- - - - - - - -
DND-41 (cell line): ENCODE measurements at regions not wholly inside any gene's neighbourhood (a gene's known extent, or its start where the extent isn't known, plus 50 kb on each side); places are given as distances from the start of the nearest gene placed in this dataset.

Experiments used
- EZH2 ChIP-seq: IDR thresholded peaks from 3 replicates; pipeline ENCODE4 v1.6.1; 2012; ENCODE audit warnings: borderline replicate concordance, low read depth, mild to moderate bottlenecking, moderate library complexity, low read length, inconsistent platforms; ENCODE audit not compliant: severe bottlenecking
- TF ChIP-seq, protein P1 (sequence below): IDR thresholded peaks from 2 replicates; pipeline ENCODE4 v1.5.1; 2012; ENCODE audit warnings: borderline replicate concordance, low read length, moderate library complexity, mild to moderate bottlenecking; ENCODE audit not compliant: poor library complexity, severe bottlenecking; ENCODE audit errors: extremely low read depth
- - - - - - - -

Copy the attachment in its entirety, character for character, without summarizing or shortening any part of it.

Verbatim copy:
DND-41 (cell line): ENCODE measurements at regions not wholly inside any gene's neighbourhood (a gene's known extent, or its start where the extent isn't known, plus 50 kb on each side); places are given as distances from the start of the nearest gene placed in this dataset.

Experiments used
- EZH2 ChIP-seq: IDR thresholded peaks from 3 replicates; pipeline ENCODE4 v1.6.1; 2012; ENCODE audit warnings: borderline replicate concordance, low read depth, mild to moderate bottlenecking, moderate library complexity, low read length, inconsistent platforms; ENCODE audit not compliant: severe bottlenecking
- TF ChIP-seq, protein P1 (sequence below): IDR thresholded peaks from 2 replicates; pipeline ENCODE4 v1.5.1; 2012; ENCODE audit warnings: borderline replicate concordance, low read length, moderate library complexity, mild to moderate bottlenecking; ENCODE audit not compliant: poor library complexity, severe bottlenecking; ENCODE audit errors: extremely low read depth